In chapter 8 of The Noonday Demon: an atlas of depression, author, Andrew Solomon describes the slowed progress of government-level policy making regarding depression as largely attributed to social stigma which propagates negative attitudes around mental illness. Solomon states that this stigma permeates the minds of many indigent people living with an untreated and/or undiagnosed mental illness, Solomon states that this stigma permeates the minds of many indigent people living with an untreated and/or undiagnosed mental ilIness, resulting in their unattainability of treatment, and further neglect by society. The mentally ill indigent individuals have no perceived choice then, but to live with what Solomon calls the ‘dirty secret’ regarding one’s mental illness. Solomon asserts, that this same social stigma is what has contributed, among other factors, to the slowed progress of government-level policy-making regarding depression. If in the case of both Rodger and Lanza, the mass shootings that transpired, had been a result of failed treatment of a mental illness; or the failed acknowledgment of these two men’s individual suffering with mental illness in part to either unsuccessful reporting or recognition of the warning signs the problematic nature of these assumptions still applies. The stigma that surrounds mental illness still inhibits many individuals from receiving adequate treatment.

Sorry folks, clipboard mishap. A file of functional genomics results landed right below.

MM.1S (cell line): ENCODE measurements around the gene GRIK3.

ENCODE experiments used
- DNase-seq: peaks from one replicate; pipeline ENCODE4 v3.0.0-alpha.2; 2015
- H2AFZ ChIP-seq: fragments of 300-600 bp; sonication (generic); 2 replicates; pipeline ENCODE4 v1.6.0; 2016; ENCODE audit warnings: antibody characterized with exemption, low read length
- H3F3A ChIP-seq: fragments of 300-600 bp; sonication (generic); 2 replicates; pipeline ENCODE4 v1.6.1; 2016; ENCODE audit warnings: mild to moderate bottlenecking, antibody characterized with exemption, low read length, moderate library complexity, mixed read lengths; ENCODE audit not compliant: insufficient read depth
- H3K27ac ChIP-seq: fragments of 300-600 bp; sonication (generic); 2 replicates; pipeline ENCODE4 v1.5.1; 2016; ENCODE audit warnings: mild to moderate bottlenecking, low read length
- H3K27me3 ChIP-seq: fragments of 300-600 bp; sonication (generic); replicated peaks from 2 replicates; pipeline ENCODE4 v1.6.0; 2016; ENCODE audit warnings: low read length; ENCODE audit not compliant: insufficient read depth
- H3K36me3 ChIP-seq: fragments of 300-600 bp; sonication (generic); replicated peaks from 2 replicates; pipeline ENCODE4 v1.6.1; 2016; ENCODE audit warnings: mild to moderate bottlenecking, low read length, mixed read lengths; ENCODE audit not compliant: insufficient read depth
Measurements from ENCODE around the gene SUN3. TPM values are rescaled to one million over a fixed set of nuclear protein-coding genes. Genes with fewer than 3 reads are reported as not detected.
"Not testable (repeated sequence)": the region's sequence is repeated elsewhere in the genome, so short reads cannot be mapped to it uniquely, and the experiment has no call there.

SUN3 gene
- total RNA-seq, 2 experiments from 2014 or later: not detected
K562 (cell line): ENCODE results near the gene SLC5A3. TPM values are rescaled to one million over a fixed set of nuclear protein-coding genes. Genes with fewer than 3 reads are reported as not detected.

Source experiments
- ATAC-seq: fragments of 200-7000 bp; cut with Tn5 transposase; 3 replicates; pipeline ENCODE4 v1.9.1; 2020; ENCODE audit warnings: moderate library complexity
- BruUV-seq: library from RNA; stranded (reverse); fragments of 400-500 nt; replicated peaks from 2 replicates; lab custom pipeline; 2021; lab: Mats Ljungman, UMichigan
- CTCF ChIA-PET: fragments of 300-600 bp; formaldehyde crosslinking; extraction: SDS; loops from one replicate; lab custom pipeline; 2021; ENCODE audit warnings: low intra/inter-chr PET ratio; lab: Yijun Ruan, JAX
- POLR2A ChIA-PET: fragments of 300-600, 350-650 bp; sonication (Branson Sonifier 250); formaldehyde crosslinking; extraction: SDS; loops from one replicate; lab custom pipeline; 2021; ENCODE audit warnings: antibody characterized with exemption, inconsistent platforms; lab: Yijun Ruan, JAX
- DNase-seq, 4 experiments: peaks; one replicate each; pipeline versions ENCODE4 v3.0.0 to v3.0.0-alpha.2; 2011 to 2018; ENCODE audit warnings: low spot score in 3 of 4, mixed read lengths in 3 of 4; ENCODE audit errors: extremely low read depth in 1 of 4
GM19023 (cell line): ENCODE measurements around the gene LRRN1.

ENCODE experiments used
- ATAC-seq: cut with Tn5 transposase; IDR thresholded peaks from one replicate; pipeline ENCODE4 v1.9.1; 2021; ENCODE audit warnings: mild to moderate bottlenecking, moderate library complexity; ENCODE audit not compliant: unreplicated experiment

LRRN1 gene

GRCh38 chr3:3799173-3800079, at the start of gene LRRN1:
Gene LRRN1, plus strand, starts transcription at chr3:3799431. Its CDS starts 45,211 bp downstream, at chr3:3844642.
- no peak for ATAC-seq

Furthermore, these long standing cultural examinations and societal treatment of men, as seen in mass media depictions of men who act out violently contradiction the notion that they may be suffering from some form of mood disorder.’ Carol Tavris elaborates more on the sexist treatment egarding violent men and women.